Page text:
In my years of speaking with clients about their careers, I’ve often encountered people with entrepreneurial spirit but a real fear of starting their own business.
It is intimidating. Where to start? There’s an ever-increasing amount of information and advice and a decreasing amount of time to sift through it all. I’ve talked with Andrea Hughes of Wisconsin Women’s Business Initiative Corporation (WWBIC) and Michelle Somes-Booher of the UW–Madison Small Business Development Center (SBDC) to round up a few simple yet vital tips to consider if you find yourself eager to start a business.
Assess yourself. Not everyone is cut out to be an entrepreneur. That’s okay and important to know. Are you risk-averse? Do you have passion, motivation, and optimism? Does creativity run in your veins? Be honest with yourself and think about these and other personality traits that lend themselves to entrepreneurism. Check out an informal readiness quiz at entrepreneur.com.
Research and learn. There’s an endless supply of information these days. Luckily, you can narrow it down by starting locally. Take the free, online course called First Steps to Starting a Business through the SBDC. Attend a free Thinking of Starting a Business class through WWBIC. Take advantage of other great resources from these organizations on their websites. For a more involved bootcamp, the Wisconsin Alumni Research Foundation offers UpStart, a free program for minority and women entrepreneurs.
Build your network. Even though owning your own business can seem like a solo venture, don’t go it alone. The Madison area has become an entrepreneurial hub, so there’s a wide array of human resources. Get mentoring services from the Service Corps of Retired Executives (SCORE), Capital Entrepreneurs, the Doyenne Group, or Merlin Mentors. Join a local coworking space. Attend a local startup fair or free weekly entrepreneur gathering hosted by 1 Million Cups Madison. Connecting with others will boost your chances of success.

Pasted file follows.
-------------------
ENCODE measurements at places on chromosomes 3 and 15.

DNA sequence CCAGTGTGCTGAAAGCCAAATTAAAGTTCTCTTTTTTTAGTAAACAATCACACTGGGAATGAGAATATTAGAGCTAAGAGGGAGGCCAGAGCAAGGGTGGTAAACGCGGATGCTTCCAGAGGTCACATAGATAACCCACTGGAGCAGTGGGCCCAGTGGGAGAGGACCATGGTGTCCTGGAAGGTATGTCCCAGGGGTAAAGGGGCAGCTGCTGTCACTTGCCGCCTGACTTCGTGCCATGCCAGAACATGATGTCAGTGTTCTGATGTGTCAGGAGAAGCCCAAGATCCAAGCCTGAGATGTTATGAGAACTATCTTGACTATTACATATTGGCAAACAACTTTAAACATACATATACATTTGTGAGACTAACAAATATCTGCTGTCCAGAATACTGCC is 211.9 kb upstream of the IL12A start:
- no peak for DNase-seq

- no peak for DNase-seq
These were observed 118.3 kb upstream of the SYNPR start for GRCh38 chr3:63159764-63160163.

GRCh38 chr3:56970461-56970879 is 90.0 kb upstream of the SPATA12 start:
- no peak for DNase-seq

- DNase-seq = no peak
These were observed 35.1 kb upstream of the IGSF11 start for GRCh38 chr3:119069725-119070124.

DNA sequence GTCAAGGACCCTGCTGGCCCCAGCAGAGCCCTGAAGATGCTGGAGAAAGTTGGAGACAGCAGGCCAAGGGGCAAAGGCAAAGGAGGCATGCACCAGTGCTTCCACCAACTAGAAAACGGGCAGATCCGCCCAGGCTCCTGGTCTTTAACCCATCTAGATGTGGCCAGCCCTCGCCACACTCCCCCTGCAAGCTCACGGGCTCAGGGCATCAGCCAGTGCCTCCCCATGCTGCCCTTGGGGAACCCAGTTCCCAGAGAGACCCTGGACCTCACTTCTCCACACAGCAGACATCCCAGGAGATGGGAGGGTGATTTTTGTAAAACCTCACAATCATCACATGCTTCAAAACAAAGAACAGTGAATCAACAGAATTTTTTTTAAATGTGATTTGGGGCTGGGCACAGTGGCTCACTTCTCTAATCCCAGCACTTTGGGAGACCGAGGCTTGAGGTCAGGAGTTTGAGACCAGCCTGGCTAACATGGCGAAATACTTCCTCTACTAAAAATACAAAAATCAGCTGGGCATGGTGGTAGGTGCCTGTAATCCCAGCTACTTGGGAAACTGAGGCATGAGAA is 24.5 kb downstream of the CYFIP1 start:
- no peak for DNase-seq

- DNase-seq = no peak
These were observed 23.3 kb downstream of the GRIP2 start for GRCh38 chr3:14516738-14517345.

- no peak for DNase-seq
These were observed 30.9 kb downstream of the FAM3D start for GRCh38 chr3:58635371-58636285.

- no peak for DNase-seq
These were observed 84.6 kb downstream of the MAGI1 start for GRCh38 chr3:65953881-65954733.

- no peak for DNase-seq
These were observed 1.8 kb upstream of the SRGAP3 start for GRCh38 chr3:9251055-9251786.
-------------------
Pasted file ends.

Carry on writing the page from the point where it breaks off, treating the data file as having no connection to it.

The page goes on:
Get finances in order. Undercapitalization is a common pitfall in starting your own business. You don’t have to be rich, but you should have a financial plan and reach out for other funding sources as needed. From the start, separate your home and business accounting and finances. You can start by registering an LLC with the State of Wisconsin. Also, note that you should have six months of living expenses saved before starting a business.
Take a first step. Once you’ve done your homework, push the launch button. Your business doesn’t have to take off like a rocket, but it won’t start itself. Push past the fear and be confident that you’ve prepared as much as possible. Even small steps—testing products with family or launching your website—will give you momentum. Your foundation of support and resources will help guide you.
One entrepreneur I spoke with added some of the most sound—and often overlooked—advice: Don’t ignore your health and your family at the expense of starting your business. Keep a holistic perspective and enjoy the journey.
Career corner is a monthly feature written by UW–Madison’s Continuing Studies staff. April McHugh, career and educational counselor, can be reached at firstname.lastname@example.org. This article originally appeared in the Wisconsin State Journal.